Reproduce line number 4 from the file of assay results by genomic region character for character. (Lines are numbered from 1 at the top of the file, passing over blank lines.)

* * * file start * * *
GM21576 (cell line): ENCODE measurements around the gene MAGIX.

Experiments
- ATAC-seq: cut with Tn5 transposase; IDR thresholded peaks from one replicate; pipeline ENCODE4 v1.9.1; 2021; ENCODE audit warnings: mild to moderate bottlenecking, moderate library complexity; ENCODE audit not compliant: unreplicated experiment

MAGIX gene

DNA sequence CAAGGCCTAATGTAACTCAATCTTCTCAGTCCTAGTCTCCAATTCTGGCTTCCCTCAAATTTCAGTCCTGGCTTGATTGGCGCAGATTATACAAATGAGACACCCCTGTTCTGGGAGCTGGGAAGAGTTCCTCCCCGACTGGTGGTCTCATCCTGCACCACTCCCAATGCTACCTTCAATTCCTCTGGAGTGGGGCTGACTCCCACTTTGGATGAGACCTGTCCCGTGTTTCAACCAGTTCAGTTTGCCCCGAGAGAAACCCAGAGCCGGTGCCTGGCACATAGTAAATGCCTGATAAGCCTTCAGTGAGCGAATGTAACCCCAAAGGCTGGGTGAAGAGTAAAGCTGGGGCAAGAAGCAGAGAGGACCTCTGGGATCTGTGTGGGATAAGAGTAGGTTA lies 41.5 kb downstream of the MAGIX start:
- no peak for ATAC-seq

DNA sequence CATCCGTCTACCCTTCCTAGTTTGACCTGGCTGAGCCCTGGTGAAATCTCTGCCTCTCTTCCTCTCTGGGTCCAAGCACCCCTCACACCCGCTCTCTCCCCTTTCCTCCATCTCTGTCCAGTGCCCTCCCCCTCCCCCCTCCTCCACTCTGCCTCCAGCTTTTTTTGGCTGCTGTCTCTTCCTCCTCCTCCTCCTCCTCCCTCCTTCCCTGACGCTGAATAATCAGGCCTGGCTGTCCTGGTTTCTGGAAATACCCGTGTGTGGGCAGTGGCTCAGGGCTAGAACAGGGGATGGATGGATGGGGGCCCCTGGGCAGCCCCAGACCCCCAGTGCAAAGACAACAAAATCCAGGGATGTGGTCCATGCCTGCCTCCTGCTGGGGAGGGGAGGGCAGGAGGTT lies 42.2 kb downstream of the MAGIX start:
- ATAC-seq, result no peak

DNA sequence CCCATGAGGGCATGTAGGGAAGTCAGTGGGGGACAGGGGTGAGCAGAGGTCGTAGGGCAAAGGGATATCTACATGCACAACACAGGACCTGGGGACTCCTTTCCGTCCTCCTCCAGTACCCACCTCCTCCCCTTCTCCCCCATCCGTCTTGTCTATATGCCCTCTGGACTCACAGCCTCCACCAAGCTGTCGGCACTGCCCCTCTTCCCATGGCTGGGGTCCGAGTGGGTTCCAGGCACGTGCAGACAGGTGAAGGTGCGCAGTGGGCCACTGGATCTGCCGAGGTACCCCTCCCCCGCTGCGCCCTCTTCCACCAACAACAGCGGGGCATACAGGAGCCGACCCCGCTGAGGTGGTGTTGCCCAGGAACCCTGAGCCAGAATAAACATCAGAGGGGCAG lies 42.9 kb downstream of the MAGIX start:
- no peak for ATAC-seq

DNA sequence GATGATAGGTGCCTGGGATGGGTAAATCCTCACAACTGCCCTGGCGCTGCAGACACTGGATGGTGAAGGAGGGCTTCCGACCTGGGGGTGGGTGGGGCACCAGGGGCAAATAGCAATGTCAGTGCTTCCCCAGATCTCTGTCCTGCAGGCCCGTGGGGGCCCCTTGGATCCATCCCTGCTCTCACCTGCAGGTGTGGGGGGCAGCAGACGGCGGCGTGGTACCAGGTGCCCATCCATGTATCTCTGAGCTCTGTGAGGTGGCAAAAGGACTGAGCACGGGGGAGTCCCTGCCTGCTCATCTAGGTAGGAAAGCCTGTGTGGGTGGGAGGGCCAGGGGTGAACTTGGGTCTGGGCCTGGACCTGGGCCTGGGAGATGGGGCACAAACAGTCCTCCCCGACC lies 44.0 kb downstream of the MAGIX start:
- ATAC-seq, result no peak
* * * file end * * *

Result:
MAGIX gene